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Being Charlie

A young drug addict works his way to sobriety in Rob Reiner’s well-meaning drama

Being Charlie; Movie Review 2016

Nick Robinson in 'Being Charlie.'

TIFF

Many a road to movie hell is paved with good intentions. To that list of lost causes add Being Charlie, a well-meaning study of addiction that hits too many banal beats to snap us to attention. Nick Robinson excels as Charlie Mills, an 18-year-old substance abuser who breaks out of a Utah rehab center and hitches a ride back to Los Angeles, where his father, David (Cary Elwes), is a Hollywood action star now running for California governor. The last thing dad needs is his junkie son making a scene and a disastrous photo op for the tabloids.

Like I said, familiar stuff. But for director Rob Reiner, Being Charlie is one from the bruised heart. Nick Reiner, the director’s 22-year-old son, had his own experiences with addiction as a teen. And it was in rehab that Nick met Matt Elisofon, with collaborated with him on the script. There are times when the dialogue kicks up with unexpected humor — Charlie has dreams of doing standup and instructs his BFF Adam (Devon Bostick) on the retro wonders of Richard Pryor and Moms Mabley. But when dad lays down the law and ships Charlie off for a final chance at recovery, the film falls into the usual traps. Common has a few telling scenes as a counselor, but Charlie’s fellow inmates are mostly stereotypes, including Eva (Morgan Saylor), a smartass blonde who breaks the rules by hooking up with Charlie, who matches her snark for snark.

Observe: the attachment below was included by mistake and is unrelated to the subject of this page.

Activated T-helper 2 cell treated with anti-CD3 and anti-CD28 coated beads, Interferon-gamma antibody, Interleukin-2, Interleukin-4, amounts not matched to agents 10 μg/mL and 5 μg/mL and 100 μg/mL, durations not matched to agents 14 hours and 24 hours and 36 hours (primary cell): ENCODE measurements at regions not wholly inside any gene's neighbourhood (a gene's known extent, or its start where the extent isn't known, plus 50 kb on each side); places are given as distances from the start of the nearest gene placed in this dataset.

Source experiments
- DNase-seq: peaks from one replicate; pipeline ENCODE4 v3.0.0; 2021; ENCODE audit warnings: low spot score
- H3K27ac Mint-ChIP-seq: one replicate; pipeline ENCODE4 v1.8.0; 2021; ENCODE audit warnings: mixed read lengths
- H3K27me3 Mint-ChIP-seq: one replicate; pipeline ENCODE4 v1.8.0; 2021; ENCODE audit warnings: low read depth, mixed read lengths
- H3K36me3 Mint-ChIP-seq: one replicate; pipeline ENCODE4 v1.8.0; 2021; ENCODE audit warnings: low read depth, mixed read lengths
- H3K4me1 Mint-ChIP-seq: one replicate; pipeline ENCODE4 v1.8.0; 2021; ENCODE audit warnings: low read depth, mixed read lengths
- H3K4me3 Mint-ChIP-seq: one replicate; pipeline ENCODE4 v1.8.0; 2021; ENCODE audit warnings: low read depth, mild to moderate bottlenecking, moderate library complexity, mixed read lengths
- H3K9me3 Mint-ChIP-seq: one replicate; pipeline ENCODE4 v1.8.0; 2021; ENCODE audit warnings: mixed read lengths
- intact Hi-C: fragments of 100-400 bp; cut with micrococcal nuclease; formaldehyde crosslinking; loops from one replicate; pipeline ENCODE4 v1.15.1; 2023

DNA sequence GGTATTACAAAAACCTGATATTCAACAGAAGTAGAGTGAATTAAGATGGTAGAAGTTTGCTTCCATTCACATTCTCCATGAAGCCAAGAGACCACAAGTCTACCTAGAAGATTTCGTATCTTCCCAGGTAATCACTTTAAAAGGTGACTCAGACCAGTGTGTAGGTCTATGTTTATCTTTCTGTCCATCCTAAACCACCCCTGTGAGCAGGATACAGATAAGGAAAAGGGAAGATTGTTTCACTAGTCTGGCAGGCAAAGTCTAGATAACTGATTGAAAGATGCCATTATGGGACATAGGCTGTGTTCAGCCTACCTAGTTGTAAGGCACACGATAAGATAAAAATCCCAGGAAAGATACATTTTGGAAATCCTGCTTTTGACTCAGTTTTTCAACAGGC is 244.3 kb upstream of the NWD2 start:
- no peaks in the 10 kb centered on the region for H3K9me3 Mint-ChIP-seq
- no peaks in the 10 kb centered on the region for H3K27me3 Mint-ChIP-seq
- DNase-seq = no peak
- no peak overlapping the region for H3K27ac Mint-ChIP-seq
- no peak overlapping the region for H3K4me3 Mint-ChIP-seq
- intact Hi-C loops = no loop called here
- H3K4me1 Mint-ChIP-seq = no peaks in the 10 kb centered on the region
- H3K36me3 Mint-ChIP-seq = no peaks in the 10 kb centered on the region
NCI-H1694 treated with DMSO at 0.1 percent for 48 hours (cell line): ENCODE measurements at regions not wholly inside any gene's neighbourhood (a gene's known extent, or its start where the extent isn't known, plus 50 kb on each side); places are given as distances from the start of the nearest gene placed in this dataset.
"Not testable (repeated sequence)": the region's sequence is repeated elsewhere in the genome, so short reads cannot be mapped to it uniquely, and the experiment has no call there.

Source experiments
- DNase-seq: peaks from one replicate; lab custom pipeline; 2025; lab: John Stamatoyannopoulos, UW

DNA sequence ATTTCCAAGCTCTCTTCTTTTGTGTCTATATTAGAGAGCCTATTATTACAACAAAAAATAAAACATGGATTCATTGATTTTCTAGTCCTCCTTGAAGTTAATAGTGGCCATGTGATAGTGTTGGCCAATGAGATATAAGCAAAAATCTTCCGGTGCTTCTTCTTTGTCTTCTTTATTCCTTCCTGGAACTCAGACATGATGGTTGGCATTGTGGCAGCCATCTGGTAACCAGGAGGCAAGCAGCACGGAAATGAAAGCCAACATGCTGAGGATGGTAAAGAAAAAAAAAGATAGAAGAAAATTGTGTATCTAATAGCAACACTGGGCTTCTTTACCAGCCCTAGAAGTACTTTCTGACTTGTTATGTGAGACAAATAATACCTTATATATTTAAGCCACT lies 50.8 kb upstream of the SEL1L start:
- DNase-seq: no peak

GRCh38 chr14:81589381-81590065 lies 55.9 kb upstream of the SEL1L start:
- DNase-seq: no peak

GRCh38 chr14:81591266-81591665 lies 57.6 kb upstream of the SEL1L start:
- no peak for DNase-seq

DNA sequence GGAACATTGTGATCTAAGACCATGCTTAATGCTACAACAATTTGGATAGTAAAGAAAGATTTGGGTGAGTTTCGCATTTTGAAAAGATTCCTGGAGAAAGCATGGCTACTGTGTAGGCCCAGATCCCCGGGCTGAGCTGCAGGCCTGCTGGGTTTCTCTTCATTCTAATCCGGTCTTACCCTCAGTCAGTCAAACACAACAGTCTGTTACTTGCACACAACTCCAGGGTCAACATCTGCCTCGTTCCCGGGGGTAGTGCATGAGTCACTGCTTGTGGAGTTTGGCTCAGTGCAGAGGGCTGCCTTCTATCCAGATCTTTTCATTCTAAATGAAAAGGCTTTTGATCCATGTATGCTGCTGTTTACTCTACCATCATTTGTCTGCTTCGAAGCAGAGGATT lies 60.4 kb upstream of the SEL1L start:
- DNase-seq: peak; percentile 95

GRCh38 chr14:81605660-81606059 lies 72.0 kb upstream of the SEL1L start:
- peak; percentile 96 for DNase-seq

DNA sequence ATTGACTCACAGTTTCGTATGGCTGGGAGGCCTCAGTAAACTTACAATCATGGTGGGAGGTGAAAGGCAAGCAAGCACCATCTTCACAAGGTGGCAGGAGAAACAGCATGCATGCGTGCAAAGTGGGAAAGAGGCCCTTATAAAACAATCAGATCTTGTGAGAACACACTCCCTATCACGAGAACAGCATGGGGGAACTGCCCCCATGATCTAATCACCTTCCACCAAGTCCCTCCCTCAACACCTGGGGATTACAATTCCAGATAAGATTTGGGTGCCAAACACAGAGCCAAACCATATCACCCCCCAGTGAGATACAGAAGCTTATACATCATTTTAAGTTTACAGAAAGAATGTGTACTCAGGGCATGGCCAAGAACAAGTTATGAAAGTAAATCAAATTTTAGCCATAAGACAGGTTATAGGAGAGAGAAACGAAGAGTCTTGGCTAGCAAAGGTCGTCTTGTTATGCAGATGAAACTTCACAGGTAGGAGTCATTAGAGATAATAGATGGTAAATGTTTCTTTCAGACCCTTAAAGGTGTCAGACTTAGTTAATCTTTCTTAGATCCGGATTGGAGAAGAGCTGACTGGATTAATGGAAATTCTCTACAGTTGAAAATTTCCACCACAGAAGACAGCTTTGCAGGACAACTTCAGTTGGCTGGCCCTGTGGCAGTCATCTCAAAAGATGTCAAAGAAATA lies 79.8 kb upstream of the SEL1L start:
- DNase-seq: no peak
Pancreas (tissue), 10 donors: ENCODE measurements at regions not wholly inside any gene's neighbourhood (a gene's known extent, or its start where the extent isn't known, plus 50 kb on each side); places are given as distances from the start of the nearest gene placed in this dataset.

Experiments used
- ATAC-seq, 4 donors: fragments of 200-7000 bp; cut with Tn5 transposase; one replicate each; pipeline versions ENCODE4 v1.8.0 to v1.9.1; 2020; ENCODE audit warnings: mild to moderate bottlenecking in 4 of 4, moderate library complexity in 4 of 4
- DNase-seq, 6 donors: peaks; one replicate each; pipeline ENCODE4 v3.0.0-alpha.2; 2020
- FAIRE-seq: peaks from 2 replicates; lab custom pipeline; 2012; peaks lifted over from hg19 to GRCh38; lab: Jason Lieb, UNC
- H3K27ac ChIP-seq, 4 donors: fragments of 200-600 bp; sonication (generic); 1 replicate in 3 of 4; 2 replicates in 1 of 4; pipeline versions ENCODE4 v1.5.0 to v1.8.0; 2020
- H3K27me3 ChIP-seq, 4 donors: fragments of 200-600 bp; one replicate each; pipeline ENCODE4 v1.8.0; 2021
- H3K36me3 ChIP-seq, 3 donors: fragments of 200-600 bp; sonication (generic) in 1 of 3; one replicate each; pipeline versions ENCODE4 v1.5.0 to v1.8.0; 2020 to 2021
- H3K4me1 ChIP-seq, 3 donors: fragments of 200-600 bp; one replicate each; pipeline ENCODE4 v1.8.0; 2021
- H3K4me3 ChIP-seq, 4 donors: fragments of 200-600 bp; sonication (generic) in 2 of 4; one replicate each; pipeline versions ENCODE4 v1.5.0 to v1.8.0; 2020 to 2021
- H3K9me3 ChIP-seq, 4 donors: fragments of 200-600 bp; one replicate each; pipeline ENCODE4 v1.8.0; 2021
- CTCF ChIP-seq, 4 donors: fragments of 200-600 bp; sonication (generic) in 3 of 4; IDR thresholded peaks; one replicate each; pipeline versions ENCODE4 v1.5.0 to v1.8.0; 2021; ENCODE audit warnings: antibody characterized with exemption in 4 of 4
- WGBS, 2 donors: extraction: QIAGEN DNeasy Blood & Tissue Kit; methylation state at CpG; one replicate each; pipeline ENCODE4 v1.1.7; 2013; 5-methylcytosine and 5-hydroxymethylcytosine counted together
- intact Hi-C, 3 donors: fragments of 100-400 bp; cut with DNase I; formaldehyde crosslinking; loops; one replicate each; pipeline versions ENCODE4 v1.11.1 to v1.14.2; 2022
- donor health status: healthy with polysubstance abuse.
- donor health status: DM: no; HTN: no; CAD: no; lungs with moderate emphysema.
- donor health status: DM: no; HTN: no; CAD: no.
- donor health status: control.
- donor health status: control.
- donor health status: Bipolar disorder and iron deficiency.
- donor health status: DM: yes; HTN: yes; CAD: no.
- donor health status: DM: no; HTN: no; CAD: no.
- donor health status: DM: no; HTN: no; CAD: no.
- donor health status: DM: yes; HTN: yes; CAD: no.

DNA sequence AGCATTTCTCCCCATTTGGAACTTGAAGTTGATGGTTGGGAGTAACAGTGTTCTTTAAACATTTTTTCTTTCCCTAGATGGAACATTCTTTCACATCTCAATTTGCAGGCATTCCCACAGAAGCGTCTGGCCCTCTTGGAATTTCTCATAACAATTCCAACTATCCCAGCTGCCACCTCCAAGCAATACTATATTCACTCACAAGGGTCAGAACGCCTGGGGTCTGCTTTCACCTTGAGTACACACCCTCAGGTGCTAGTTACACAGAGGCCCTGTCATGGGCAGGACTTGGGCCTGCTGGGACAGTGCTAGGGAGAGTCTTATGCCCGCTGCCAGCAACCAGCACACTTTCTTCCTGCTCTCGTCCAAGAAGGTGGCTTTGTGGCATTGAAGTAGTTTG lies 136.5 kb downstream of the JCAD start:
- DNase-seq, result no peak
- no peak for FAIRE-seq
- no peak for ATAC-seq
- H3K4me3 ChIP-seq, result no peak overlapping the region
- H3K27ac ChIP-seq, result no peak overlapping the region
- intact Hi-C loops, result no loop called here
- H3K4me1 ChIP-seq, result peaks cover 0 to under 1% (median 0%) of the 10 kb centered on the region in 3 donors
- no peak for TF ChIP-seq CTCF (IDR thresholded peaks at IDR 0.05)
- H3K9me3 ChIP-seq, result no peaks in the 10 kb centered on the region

Credit is due to both Reiners for making Charlie damn hard to root for, but the film never holds together as authentic drama. Too many rough edges are sanded off Charlie’s life in the rush to a pat ending. Cliches are blunt instruments. They don’t cut deep. And Being Charlie is littered with them.

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